In Summary
  • The issue: Government inefficiencies .
  • Our view: Government must act to fix the inefficiency in its own ranks. The buck starts with it.

Investing in infrastructure is one of the mechanisms through which a country can open up employment opportunities, enhance productivity, increase incomes and consequently the competitiveness of its economy.


Unfortunately, Uganda is not getting it right. The execution of infrastructure projects is riddled with inefficiencies that are not only failing economic development, but also hampering the improvement of living standards.
The World Bank’s Economic update report titled ‘Infrastructure finance deficit: Can Public-Private-Partnerships fill the gap?’ indicates that while government annually spends up to $1billion (about Shs3.6 trillion) on infrastructural development, $300 million (about Shs1 trillion), nearly 30 per cent of the total expenditure, is lost due to inefficiencies exhibited in the course of implementation of those projects.


This means that poor project outcomes are derailing development. This is unacceptable given that the National Development Plan suggests that the infrastructure gap stands at $1.4 billion (about Shs5 trillion). These losses mean that the people’s living standards will remain unchanged, at least in the foreseeable future; health and education facilities will remain either inadequate or poorly equipped and understaffed and therefore unable to offer proper service; the problem of low human development will persist; and the economy will slow down further and employment opportunities will shrink as potential investors look to put their money in areas with better developed and better functioning infrastructure in the form of roads and electricity.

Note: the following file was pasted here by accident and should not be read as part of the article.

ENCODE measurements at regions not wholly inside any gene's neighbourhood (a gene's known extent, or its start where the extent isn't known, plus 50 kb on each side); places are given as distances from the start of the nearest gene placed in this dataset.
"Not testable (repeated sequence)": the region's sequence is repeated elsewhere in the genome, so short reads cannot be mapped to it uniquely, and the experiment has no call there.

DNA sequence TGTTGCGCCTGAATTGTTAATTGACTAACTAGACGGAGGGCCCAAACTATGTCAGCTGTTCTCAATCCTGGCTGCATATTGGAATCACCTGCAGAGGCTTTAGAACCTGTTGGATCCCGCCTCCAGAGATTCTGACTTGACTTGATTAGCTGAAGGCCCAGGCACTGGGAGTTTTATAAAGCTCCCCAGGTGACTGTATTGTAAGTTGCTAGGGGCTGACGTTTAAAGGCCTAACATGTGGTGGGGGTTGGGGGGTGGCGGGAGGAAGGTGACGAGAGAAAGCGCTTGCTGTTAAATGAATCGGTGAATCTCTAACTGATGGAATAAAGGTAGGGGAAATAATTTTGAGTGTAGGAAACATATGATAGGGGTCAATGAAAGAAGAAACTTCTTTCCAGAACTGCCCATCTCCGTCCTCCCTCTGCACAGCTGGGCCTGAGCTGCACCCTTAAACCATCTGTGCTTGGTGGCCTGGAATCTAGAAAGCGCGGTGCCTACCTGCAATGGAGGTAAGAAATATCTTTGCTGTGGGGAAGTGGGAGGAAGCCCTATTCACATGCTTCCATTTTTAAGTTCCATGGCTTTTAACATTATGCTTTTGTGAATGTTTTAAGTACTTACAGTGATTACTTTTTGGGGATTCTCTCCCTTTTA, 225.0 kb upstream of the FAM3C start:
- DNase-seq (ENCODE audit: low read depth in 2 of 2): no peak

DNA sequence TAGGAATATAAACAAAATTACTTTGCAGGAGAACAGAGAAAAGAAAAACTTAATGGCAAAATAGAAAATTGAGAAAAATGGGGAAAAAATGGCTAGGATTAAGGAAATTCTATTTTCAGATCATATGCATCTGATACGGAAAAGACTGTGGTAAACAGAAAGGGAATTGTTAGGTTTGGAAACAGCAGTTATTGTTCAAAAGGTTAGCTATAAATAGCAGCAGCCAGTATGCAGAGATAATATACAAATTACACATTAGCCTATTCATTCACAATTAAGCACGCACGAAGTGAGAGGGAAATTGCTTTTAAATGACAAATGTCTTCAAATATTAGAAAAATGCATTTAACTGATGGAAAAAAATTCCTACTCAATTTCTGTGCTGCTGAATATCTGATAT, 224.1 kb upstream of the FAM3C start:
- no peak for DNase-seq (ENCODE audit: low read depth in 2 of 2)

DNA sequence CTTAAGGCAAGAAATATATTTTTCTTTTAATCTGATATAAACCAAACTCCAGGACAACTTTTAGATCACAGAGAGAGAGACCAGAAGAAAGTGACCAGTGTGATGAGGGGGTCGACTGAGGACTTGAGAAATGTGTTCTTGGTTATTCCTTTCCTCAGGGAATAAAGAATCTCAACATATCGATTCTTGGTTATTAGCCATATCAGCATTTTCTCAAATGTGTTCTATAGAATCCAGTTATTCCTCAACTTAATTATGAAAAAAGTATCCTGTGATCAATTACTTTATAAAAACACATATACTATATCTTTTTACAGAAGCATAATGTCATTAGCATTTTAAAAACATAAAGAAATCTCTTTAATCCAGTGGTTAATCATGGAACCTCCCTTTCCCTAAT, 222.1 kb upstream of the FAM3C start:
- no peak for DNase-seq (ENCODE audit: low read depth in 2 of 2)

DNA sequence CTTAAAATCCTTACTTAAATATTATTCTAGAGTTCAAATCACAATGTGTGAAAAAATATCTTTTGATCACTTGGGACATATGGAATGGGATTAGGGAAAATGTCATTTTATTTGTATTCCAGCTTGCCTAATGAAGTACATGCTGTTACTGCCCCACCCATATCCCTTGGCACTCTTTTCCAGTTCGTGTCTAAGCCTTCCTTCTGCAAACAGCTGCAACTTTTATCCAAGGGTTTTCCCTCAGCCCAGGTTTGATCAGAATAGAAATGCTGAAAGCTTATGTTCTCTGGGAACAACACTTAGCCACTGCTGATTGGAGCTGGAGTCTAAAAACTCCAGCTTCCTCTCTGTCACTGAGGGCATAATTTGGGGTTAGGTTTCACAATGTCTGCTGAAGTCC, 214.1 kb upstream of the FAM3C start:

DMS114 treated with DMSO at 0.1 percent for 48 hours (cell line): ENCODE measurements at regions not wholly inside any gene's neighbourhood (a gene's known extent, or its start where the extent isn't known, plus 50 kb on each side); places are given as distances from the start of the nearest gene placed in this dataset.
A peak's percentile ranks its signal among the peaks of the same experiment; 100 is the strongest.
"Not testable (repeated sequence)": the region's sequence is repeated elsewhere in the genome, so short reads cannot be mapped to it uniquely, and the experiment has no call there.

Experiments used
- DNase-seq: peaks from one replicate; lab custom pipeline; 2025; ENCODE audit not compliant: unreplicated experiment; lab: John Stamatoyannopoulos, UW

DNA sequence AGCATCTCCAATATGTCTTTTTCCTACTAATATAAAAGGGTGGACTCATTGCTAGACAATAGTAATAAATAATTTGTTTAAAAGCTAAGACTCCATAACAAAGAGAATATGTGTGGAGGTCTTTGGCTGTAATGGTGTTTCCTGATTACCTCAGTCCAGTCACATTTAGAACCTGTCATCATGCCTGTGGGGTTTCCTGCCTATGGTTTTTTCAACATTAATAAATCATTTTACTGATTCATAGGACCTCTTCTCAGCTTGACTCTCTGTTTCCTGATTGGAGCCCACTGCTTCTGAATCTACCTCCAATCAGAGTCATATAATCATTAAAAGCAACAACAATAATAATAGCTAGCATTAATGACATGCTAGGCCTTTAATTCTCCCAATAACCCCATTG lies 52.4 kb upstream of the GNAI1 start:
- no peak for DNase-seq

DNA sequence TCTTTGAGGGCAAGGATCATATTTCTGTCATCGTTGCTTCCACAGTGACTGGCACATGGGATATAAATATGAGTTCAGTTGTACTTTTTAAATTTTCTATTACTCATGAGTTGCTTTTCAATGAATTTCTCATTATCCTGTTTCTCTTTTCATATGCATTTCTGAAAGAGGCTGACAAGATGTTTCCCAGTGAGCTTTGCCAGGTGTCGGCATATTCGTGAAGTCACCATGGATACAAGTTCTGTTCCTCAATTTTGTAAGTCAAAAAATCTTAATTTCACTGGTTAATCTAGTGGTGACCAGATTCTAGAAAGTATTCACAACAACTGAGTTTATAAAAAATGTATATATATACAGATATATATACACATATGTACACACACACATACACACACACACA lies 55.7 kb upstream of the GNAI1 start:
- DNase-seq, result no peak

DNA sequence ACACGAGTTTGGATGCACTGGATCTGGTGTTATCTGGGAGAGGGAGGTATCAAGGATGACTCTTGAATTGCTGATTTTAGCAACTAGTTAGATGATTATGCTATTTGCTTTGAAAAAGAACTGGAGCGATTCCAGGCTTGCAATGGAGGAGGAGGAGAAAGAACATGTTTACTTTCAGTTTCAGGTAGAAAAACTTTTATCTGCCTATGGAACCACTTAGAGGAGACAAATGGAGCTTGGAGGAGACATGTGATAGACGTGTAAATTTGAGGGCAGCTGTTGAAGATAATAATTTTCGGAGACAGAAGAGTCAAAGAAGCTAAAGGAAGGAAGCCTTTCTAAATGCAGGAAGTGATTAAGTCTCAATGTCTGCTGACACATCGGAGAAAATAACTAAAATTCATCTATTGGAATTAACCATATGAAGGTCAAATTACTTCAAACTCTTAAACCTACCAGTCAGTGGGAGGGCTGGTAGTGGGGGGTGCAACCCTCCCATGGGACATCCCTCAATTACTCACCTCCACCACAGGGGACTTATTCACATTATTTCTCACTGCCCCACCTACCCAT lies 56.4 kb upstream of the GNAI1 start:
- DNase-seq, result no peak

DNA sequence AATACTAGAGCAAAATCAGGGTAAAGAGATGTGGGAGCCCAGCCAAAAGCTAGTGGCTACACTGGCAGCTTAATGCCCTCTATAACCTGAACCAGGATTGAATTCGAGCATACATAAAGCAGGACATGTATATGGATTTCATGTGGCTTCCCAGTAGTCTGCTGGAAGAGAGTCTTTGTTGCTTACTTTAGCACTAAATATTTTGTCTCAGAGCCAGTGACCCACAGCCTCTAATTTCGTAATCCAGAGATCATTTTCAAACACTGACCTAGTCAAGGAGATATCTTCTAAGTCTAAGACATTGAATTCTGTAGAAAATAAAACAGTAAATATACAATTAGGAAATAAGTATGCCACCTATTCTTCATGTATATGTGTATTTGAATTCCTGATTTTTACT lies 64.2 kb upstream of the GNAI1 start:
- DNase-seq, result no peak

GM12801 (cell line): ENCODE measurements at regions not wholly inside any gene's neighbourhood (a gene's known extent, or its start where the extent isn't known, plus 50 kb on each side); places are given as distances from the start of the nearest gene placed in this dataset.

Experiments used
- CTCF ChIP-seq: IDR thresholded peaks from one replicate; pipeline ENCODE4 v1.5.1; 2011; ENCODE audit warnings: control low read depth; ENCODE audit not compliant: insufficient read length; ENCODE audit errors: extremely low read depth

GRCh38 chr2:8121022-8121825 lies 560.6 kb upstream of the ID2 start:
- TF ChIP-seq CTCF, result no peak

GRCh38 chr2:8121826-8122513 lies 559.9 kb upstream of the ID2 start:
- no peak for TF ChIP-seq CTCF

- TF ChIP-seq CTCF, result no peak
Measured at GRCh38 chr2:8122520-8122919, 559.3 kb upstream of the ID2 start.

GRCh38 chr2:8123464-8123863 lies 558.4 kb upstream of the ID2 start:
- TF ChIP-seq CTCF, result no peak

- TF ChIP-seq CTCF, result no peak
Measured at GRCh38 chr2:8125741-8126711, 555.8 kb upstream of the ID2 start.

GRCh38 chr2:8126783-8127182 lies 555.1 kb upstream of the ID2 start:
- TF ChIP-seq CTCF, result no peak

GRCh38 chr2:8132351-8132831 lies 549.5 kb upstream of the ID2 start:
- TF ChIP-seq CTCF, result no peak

This is a cause for worry at a time when the economy is slowing down. Preliminary Gross Domestic Product (GDP) estimates by the Uganda Bureau of Statistics (Ubos) show that Uganda’s economy grew by 3.9 per cent in the financial year 2016/17.


Following the enactment in 2015 of the Public Private Partnership (PPP) Act, which provides for medium to long-term contractual arrangement between the public and private sector to finance, construct/renovate, manage and/or maintain a public infrastructure, or provision of a public service and involves sharing of both risks and rewards, government has been more inclined to go the PPP way.


The Bujagali Hydro Electric Power Station was constructed under a PPP arrangement while the Kampala-Entebbe Expressway is still under construction. Other major projects that have been lined up to be undertaken under the same arrangement include the Kampala-Jinja Expressway in conjunction with the Kampala Southern Bypass, and the Kampala-Bombo Expressway.
Government, development partners and the general public seem inclined to believe that this is the silver bullet that will cure the problem of inefficiency, but this is escapist. Government must act to fix the inefficiency in its own ranks. The buck starts with it.